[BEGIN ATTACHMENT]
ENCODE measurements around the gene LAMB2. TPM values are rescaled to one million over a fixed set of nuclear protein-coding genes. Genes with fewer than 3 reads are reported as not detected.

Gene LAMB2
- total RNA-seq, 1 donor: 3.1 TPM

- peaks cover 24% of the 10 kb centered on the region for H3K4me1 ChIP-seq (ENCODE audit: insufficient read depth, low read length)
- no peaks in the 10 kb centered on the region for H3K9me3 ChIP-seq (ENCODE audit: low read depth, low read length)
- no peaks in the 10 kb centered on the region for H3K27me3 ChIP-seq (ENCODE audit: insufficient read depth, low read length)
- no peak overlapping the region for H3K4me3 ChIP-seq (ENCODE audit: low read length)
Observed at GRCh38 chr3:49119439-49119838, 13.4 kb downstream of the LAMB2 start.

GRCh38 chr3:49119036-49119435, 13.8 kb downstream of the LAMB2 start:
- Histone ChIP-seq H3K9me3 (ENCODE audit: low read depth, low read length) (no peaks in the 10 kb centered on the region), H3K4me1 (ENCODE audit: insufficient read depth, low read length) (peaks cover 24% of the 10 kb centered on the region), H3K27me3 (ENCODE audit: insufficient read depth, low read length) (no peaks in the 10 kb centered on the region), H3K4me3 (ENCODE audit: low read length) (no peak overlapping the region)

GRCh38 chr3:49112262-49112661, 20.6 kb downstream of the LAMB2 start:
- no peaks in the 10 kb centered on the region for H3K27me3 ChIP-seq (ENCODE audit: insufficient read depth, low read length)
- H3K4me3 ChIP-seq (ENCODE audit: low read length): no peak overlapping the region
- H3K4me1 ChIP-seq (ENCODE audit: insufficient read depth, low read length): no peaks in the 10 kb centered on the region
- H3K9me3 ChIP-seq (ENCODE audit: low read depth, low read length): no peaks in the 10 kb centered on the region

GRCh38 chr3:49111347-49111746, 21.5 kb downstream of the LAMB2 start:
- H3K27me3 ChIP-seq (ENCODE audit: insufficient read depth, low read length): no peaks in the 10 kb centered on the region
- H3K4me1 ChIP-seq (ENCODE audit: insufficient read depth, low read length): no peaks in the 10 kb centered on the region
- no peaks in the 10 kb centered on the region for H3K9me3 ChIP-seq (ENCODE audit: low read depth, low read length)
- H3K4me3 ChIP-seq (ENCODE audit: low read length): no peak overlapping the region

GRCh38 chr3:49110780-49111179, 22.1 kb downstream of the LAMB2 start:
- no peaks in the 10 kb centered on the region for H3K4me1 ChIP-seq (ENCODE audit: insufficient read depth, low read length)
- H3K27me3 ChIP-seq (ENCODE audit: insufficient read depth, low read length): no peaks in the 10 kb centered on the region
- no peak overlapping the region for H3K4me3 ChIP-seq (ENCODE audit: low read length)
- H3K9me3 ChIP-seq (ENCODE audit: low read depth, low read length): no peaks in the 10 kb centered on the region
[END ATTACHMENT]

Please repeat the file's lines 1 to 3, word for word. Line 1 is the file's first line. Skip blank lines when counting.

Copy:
ENCODE measurements around the gene LAMB2. TPM values are rescaled to one million over a fixed set of nuclear protein-coding genes. Genes with fewer than 3 reads are reported as not detected.

Gene LAMB2
- total RNA-seq, 1 donor: 3.1 TPM